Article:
The duration of each episode varies depending on the individual series. Traditionally, series are produced as complete half-hour programs; however, many cartoon series are produced as animated shorts of 10–11 minutes, which can then paired with other shorts to fill a set time period. There are also some series with a length of approximately five minutes. Cartoon series are sometimes grouped together according to network programming demands. Thus a particular cartoon series may appear in a number of formats or time block, such as The Batman/Superman Hour.
Michael Craig "Mike" Judge (born October 17, 1962) is an American actor, voice actor, animator, writer, director, producer, cartoonist, and musician. He is best known as the creator and star of the animated television series Beavis and Butt-head (1993–1997, 2011), King of the Hill (1997–2010), and The Goode Family (2009).
He also wrote, directed and in some instances produced the films Beavis and Butt-head Do America (1996), Office Space (1999), Idiocracy (2006) and Extract (2009). Judge is also known for his role as Donnagon Giggles in the Spy Kids movie franchise.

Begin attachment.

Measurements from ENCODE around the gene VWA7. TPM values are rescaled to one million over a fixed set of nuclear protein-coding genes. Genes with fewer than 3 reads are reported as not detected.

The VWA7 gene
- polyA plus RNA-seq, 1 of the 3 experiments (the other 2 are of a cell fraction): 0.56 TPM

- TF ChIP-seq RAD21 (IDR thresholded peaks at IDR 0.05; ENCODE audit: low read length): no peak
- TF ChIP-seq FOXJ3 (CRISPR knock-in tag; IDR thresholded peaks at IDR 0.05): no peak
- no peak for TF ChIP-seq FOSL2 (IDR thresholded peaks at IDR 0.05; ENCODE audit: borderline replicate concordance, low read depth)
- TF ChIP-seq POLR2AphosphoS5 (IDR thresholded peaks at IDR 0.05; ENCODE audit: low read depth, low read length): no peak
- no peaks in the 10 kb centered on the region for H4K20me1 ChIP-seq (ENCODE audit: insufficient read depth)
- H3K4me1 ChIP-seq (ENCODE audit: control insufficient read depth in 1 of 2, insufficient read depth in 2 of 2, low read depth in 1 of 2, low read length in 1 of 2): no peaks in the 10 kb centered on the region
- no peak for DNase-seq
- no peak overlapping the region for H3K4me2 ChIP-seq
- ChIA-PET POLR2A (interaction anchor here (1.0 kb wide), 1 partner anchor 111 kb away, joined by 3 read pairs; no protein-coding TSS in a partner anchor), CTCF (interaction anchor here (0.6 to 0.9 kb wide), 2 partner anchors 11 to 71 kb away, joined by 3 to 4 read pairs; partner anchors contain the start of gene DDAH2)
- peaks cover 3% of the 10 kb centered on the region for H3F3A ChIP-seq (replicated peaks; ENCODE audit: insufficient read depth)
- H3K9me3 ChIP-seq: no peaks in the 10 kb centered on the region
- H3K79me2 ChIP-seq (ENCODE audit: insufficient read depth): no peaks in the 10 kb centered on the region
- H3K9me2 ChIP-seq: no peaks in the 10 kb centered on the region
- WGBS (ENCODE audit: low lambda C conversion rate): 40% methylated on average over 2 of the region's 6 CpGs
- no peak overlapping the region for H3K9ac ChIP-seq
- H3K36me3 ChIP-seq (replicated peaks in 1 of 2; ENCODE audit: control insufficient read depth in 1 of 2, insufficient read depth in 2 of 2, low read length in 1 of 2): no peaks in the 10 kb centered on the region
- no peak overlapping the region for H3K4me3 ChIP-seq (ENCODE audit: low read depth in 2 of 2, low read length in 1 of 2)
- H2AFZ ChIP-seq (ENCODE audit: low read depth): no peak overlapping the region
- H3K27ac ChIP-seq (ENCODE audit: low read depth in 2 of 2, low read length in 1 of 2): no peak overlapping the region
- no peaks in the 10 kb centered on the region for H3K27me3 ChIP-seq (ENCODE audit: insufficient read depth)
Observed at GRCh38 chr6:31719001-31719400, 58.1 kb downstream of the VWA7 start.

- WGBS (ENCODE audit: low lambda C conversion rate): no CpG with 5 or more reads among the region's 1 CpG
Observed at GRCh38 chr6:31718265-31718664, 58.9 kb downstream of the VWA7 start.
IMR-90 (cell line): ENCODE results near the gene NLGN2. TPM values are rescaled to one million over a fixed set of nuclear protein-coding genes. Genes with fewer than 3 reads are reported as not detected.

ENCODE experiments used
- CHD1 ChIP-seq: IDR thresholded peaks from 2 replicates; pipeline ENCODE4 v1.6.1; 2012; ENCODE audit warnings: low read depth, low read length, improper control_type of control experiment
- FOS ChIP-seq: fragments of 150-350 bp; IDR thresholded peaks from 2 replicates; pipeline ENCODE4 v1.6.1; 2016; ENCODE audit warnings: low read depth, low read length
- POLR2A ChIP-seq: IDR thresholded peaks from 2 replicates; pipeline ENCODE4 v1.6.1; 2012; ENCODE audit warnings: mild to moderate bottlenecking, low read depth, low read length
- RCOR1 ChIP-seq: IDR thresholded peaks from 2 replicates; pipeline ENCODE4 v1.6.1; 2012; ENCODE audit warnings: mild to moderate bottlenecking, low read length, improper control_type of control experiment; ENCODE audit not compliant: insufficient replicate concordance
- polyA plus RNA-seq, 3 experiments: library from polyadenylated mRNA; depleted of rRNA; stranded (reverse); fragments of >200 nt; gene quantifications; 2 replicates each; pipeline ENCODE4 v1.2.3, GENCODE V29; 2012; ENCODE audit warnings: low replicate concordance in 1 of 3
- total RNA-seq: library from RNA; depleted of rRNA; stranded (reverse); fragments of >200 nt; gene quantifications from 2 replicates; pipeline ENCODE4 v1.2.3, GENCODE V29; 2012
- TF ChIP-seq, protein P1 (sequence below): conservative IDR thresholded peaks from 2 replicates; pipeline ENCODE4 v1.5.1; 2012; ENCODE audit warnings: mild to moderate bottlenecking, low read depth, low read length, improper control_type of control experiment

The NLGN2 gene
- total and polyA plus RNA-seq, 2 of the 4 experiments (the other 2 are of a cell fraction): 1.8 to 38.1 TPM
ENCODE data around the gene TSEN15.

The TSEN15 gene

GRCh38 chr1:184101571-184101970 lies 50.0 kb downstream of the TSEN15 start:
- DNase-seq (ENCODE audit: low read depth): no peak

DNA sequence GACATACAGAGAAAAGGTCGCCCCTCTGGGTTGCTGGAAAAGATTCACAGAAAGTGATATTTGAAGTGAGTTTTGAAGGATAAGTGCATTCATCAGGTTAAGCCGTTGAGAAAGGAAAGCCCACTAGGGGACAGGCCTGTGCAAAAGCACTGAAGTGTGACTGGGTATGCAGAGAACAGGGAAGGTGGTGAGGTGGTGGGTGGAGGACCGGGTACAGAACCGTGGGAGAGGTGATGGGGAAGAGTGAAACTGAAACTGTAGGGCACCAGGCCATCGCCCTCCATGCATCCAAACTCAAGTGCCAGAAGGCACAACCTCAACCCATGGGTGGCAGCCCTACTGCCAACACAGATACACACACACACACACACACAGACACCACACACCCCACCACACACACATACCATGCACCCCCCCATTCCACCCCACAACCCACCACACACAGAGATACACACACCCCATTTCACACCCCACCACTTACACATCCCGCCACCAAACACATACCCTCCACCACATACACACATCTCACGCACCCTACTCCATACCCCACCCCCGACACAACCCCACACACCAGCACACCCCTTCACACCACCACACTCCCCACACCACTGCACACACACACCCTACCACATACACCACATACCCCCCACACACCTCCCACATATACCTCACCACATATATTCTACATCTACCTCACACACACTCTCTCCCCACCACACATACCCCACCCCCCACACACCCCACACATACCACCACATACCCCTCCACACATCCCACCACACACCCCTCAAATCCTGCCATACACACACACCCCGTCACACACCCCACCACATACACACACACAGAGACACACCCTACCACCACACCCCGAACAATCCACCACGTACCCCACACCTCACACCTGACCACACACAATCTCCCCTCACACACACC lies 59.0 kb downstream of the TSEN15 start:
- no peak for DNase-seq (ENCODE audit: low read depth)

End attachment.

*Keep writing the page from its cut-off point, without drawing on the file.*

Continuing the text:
A Prime time cartoon is the colloquial term for the animated television programming which is typically scheduled during prime time.
While The Flintstones (originally running on ABC from September 30, 1960 – April 1, 1966) is generally considered the first cartoon to air in prime time, it was preceded by CBS Cartoon Theater, which aired reruns of Terrytoons theatrical shorts for three months in 1956, and was hosted by a young Dick Van Dyke. Following that series, The Gerald McBoing-Boing Show, a cartoon based on an Academy Award-winning animated short, ran for a few months on Friday nights on CBS from 1957 through to until 1958. Both shows, however, were designed to showcase theatrical cartoon shorts. What-a-Cartoon
In journalism, a human interest story is a feature story that discusses a person or people in an emotional way. It presents people and their problems, concerns, or achievements in a way that brings about interest, sympathy or motivation in the reader or viewer.
Human interest stories may be "the story behind the story" about an event, organization, or otherwise faceless historical happening, such as about the life of an individual soldier during wartime, an interview with a survivor of a natural disaster, a random act of kindness or profile of someone known for a career achievement. King